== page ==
MUMBAI: Lenders to Kingfisher Airlines(KING.NS) have given the beleaguered airline 15 days to come up with "concrete steps" to improve its operations, a senior executive at its lead bank told Reuters on Thursday.
Kingfisher, controlled by liquor baron Vijay Mallya, has never made a profit in a struggling Indian airline industry and has seen its domestic market share fall from second to last among the country's six big carriers after grounding most of its fleet.
"They have to give us a report on what steps they have taken so far, what challenges they are facing," an executive with State Bank of India told Reuters after meetings between the airline and banks on Thursday.
SBI is the leader of a consortium of lenders to Kingfisher, which had $1.4 billion in debt at the end of March.
"They will have to come up with concrete steps to improve operations in 15 days, otherwise we will have to take some other actions," said the banker, who declined to be named or give specifics.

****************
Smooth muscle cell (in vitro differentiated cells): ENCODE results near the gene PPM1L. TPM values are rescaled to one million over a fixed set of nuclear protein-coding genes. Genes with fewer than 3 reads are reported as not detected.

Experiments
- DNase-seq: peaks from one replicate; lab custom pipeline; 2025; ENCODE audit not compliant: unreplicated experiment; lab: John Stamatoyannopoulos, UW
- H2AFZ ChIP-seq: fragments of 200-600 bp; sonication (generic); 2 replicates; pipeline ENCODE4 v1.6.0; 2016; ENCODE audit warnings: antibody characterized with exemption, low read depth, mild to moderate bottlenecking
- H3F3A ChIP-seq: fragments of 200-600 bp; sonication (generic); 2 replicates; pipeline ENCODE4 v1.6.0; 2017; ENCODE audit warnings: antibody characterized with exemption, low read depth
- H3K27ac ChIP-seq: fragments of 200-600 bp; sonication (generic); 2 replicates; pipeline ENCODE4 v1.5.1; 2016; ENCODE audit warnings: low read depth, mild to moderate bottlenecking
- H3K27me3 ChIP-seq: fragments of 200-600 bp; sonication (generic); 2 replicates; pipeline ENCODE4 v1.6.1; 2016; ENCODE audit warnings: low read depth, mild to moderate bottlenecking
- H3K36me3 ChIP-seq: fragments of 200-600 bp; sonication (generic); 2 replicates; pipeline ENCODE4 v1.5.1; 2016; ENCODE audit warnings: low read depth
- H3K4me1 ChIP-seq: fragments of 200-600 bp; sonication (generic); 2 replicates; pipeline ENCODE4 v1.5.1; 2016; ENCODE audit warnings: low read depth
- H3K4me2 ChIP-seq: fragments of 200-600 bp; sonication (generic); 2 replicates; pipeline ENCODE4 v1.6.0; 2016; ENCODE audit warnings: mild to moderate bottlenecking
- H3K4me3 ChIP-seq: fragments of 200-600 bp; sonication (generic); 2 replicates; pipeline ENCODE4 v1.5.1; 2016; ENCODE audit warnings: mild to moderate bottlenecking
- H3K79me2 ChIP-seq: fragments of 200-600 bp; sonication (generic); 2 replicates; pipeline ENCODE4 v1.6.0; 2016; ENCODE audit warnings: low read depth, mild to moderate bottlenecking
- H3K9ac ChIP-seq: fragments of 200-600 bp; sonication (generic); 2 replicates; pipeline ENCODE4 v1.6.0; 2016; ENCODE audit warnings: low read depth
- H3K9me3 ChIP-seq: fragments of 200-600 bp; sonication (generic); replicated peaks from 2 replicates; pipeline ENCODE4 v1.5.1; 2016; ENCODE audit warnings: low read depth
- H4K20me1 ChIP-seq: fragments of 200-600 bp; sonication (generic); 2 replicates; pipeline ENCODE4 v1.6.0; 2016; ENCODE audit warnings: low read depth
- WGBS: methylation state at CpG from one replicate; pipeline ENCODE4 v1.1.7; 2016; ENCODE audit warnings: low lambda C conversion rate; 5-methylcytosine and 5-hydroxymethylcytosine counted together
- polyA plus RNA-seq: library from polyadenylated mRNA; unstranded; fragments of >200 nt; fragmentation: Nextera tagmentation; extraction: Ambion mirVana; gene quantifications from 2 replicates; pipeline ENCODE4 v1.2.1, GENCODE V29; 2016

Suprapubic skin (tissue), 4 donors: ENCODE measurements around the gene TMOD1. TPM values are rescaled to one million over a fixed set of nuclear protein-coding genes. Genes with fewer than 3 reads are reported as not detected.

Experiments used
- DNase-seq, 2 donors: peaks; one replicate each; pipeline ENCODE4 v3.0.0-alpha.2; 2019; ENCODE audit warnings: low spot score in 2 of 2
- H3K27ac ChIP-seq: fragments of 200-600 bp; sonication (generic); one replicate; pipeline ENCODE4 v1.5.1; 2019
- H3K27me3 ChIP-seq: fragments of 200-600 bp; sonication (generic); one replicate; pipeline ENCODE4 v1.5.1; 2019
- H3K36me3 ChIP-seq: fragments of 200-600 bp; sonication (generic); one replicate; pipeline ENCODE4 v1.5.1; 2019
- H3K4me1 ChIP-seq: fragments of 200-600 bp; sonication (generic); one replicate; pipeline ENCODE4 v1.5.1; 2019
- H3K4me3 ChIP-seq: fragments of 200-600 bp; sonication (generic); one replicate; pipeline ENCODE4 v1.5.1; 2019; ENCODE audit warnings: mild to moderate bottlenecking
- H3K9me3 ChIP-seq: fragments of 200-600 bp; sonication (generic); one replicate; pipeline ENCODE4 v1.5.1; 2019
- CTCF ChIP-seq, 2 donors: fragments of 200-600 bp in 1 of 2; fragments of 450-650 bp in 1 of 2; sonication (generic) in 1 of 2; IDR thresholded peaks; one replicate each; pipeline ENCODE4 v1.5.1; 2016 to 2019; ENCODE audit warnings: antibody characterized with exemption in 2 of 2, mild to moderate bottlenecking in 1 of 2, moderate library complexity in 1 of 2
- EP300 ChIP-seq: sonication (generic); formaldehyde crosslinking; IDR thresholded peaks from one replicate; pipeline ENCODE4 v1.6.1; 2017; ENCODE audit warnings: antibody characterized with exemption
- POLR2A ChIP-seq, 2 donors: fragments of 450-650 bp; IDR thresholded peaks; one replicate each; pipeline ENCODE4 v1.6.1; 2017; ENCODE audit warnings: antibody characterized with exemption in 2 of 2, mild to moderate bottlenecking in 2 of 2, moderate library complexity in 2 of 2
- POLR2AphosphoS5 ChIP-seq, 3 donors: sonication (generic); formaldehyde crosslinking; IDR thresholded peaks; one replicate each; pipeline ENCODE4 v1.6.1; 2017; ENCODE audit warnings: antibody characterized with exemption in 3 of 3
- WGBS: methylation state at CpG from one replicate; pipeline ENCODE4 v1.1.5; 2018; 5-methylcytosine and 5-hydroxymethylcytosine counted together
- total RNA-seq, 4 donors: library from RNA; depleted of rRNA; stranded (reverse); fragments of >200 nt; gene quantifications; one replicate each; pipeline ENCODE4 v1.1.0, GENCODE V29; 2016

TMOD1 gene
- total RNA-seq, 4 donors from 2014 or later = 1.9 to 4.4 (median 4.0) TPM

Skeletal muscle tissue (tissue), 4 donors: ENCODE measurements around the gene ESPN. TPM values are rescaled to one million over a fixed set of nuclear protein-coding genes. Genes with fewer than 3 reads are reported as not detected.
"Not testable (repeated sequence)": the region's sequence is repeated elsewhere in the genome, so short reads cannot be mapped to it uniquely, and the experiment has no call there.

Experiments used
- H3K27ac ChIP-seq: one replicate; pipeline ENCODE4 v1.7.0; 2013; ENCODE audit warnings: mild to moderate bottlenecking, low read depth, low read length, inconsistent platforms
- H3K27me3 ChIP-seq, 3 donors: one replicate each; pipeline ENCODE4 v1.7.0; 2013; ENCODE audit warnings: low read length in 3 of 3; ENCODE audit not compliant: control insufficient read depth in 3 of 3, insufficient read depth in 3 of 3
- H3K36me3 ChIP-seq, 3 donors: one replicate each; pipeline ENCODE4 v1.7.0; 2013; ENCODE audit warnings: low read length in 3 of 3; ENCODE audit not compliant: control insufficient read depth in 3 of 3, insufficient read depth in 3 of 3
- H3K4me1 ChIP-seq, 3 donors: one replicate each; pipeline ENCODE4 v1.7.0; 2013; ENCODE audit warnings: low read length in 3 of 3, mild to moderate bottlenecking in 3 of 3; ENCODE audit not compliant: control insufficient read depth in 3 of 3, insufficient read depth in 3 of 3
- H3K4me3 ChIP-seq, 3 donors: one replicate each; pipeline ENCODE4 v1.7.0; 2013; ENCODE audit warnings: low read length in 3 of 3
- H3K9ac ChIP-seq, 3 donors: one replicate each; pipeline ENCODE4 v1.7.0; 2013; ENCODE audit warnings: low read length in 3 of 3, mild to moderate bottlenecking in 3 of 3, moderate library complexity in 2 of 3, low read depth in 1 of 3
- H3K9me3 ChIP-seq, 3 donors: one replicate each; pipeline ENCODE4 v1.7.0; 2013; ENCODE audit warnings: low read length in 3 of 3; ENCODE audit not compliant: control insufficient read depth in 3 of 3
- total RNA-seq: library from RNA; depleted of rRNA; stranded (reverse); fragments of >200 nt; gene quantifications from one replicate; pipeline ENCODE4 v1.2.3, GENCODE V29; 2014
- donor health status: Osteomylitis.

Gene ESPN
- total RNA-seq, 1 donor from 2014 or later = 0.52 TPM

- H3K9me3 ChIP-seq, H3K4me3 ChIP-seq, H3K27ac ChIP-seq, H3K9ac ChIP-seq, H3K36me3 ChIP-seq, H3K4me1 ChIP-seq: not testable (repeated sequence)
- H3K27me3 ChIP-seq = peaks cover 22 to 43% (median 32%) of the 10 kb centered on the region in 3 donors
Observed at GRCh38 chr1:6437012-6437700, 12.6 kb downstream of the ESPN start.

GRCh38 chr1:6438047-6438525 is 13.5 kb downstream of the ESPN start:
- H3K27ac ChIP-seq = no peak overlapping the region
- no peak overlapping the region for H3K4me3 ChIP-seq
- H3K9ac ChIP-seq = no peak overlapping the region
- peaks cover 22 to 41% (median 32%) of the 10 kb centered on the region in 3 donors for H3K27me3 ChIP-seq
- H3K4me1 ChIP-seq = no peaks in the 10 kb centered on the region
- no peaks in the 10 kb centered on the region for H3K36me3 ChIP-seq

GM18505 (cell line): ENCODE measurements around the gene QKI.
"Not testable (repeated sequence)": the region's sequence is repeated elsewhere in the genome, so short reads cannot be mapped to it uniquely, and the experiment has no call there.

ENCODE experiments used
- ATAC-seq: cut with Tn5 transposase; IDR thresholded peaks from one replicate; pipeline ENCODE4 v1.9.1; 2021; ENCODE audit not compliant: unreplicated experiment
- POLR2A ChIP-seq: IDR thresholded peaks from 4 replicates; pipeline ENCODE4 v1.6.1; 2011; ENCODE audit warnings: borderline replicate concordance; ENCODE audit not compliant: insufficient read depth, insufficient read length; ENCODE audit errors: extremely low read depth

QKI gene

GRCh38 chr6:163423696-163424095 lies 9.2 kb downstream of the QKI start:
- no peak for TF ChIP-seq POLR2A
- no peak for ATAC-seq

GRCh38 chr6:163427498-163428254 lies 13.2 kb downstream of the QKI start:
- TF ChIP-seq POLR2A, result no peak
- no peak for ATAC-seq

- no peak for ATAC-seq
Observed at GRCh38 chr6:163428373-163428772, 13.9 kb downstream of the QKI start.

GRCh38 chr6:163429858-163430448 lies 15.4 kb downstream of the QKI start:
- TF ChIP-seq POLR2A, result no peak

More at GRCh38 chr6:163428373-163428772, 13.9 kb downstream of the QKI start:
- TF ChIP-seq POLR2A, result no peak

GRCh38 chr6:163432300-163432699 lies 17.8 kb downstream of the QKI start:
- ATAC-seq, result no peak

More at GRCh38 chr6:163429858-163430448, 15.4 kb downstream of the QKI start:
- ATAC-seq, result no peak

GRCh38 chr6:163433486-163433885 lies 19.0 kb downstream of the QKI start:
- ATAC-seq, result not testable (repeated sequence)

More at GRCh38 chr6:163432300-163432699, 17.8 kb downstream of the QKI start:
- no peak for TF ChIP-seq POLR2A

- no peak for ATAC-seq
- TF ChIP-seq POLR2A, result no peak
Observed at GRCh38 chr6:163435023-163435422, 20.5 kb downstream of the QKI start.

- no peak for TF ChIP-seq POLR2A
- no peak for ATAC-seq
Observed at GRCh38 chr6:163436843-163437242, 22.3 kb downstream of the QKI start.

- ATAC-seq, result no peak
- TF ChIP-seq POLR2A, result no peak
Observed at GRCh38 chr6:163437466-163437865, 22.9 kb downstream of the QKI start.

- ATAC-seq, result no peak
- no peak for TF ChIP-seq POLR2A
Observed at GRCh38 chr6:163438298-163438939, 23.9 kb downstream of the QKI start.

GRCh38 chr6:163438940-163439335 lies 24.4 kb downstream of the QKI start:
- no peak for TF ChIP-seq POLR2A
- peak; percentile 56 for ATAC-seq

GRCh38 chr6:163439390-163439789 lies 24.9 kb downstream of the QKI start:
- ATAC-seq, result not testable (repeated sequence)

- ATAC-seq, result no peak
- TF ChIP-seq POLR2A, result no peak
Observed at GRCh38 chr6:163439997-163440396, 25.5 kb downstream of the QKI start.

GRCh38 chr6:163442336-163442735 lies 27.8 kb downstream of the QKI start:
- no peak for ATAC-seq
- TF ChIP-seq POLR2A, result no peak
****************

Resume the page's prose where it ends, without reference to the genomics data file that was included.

The executive also said banks expected to recover about $25 million from the sale of Kingfisher properties in Mumbai and Goa.
"We told them you have to put these on the block and they have agreed," the SBI executive said, referring to the Mumbai and Goa properties. "There is no point in keeping non-core, unused assets."
He said the proposal to sell the two properties was made about seven to eight months ago.
Kingfisher said in a statement that it is "patently wrong and false to claim or state that banks have started recovery proceedings" and said there was no such discussion at Thursday's meeting.
Kingfisher House in Mumbai has been vacant after staff moved to new offices, the company said.
"At that time itself, on our own accord, we approached the banks with a proposal to liquidate this unutilised asset and at today's meeting we raised the issue of this pending approval," it said in a statement.
Earlier this week, bankers told Reuters they were losing hope the carrier would be able to bring in an outside investment anytime soon and may sell assets held against their loans. AGENCIES